So the fish arrive, you look through the bag and they are not moving much, they may look somewhat dull and not what you ordered. Open the bags, get them into a fresh batch of water (holding system) and give them a day. In most instances, you will find they look better the next day after they have had a chance to rest and adjust. The fish are shipped in dense quantities and although the water may be a bit dirty, special chemicals are added to the shipping water to help reduce shipping stress. Typically in boxes with 60 fish, you may have one dead fish in every third box or so. Fish ship very well within 24 hours, they ship ok in 36 hours, and past that, a lot of outside environmental factors affect survival. If the water is kept cold, they do much better.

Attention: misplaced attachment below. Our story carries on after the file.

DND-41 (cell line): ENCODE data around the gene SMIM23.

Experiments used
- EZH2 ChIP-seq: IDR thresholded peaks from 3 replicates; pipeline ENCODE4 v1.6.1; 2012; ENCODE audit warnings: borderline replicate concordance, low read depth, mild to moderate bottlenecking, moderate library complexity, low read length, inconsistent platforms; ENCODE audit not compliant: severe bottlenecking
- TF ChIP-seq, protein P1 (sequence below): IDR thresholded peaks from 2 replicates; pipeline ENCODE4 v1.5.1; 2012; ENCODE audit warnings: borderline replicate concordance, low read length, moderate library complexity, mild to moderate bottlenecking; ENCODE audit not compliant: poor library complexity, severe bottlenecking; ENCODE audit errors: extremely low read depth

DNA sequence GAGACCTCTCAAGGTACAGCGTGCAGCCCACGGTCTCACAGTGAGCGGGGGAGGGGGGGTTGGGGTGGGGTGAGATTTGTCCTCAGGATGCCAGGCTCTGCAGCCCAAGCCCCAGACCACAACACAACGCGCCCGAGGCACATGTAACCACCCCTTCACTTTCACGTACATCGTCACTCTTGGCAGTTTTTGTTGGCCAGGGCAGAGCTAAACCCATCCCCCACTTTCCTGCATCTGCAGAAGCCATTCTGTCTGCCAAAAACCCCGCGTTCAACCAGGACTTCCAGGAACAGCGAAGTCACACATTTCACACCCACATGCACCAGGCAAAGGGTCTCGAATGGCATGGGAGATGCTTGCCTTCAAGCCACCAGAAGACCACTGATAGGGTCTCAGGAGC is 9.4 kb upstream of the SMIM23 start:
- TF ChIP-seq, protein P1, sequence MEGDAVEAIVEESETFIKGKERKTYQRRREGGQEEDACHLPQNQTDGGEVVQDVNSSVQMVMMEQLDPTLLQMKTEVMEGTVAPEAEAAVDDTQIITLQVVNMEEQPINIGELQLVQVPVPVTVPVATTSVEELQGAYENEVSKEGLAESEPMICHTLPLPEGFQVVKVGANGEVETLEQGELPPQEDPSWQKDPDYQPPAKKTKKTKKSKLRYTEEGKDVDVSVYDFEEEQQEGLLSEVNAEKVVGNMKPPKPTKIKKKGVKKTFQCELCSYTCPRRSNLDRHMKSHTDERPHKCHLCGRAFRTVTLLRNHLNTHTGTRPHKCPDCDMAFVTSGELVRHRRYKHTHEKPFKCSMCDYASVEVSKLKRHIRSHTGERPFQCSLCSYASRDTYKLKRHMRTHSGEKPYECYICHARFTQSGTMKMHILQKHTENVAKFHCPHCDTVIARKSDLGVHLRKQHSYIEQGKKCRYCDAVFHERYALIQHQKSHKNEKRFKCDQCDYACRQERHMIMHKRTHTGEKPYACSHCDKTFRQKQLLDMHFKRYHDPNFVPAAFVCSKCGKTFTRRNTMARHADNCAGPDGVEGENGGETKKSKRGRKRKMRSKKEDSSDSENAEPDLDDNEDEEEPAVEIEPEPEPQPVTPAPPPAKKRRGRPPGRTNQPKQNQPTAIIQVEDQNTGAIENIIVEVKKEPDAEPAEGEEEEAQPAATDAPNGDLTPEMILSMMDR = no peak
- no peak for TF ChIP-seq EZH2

Probably my most frequent complaint as the owner of a koi shipping business is when someone complains about paying 75 cents a fish to ship it overnight to their door. Our boxes are very heavy and we use a lot of water per package to help ensure a greater survival rate and faster revival of the fish for sale. Some people have chosen their fish supplier more on shipping costs than quality and reputation of the shipper. When it comes to shipping a live product, cheap is not good. A little extra goes a long way, especially when the clock is ticking.
The fish have arrived. They are in great shape and you have placed them in a separate LOW DENSITY quarantine system for the next two weeks out of the public’s eye. You make sure they are in top condition before being transferred to your retail system.